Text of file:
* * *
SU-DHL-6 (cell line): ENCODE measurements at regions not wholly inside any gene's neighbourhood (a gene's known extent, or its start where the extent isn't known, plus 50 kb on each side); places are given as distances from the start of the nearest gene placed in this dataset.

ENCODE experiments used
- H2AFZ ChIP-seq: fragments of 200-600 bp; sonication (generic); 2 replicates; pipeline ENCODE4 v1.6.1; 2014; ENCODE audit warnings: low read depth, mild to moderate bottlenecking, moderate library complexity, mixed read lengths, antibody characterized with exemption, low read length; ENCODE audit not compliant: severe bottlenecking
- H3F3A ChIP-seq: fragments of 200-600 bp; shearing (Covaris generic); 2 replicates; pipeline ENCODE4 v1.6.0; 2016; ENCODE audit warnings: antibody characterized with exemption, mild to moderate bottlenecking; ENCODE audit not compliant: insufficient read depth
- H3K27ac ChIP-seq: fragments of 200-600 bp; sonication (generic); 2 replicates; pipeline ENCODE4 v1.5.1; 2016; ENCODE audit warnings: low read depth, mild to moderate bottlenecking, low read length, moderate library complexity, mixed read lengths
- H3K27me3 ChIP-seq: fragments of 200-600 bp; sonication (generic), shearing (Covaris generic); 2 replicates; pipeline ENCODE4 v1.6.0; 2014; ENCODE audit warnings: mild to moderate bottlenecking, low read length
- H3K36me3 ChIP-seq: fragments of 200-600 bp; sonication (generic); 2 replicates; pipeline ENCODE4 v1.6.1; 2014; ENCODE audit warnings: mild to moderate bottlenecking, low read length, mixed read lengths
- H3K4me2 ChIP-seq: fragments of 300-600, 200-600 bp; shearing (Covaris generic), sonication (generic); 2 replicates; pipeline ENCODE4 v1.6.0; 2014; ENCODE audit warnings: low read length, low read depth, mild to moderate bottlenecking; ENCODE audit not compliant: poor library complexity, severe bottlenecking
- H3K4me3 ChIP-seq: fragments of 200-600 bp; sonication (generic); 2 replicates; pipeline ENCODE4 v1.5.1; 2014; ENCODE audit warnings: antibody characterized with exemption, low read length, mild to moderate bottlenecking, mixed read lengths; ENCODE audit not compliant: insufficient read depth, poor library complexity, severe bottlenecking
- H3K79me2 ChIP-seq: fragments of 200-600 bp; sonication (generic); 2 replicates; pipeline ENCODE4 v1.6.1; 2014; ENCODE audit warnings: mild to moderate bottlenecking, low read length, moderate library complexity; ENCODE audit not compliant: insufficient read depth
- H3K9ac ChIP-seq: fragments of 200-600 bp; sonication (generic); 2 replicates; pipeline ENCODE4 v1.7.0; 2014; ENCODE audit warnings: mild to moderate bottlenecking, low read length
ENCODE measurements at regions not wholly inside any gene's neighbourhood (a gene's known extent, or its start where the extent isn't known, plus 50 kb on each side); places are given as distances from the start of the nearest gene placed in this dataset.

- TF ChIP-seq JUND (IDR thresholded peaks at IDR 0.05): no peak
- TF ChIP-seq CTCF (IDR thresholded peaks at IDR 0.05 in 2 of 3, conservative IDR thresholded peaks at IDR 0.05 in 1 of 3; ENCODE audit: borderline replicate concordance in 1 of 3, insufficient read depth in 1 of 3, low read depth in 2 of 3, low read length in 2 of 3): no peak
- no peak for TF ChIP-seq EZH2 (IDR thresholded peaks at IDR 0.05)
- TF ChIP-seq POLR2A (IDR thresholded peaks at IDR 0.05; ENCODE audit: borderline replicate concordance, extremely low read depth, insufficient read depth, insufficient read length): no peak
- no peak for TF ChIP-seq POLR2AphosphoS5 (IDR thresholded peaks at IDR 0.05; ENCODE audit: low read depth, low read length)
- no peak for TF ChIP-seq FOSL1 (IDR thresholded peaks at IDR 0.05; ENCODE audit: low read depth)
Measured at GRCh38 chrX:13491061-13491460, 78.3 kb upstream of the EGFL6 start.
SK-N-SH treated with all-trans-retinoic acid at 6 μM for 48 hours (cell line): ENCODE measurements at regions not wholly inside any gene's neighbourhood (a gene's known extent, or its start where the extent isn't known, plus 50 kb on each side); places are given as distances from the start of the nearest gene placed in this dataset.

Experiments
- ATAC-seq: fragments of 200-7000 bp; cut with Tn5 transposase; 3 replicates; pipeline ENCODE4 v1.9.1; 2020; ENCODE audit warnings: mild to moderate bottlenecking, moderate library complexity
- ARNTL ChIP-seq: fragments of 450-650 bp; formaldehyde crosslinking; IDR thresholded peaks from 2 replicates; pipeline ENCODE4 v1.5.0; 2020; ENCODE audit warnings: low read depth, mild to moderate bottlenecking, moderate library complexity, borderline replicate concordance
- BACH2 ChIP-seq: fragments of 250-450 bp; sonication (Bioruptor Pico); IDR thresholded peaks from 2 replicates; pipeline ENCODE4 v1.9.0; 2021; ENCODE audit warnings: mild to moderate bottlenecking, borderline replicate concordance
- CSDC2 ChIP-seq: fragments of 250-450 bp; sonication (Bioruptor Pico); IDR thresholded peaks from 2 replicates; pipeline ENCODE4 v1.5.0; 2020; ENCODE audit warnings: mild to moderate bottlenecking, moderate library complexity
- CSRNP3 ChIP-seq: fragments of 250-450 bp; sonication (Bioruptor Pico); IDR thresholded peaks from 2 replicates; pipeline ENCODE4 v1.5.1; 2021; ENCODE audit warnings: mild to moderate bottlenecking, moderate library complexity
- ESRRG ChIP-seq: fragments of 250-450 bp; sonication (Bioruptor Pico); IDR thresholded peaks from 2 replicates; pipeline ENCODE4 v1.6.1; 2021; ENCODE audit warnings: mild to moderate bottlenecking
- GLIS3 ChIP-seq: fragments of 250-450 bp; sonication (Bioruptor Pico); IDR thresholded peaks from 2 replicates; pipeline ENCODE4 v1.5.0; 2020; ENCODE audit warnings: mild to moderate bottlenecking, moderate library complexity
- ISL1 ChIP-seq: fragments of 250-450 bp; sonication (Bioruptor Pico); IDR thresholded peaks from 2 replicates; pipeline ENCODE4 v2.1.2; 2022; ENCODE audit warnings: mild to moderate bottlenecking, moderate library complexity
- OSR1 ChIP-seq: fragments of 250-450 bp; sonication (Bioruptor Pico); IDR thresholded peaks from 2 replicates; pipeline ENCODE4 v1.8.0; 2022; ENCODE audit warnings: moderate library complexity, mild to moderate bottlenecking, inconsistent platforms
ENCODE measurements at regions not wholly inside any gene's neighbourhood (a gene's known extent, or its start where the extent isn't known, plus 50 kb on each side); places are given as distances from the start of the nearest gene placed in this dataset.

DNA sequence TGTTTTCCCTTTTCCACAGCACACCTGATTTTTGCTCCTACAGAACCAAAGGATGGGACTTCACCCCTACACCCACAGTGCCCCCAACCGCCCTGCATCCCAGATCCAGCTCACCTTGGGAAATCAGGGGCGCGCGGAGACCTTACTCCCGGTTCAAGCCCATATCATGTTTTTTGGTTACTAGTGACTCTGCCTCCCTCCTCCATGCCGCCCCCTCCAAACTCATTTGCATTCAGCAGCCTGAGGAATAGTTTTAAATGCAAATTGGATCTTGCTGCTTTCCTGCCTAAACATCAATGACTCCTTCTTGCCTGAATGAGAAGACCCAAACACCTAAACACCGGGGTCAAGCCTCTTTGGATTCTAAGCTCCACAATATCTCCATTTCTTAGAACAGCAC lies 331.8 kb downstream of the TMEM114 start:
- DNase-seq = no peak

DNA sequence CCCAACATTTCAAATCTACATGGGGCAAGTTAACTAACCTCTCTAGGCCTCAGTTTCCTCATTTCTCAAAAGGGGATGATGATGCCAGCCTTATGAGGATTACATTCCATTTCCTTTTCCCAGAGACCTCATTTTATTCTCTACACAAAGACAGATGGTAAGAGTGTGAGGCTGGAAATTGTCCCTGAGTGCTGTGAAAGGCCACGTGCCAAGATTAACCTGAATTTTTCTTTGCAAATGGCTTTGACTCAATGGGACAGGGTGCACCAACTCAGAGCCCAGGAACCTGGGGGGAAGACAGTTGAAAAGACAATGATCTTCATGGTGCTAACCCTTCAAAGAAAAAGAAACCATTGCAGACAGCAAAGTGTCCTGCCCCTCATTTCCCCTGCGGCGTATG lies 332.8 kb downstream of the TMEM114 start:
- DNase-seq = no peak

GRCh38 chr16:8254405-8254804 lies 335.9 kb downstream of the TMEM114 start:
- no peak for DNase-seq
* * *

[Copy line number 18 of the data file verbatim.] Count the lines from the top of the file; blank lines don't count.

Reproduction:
- no peak for TF ChIP-seq FOSL1 (IDR thresholded peaks at IDR 0.05; ENCODE audit: low read depth)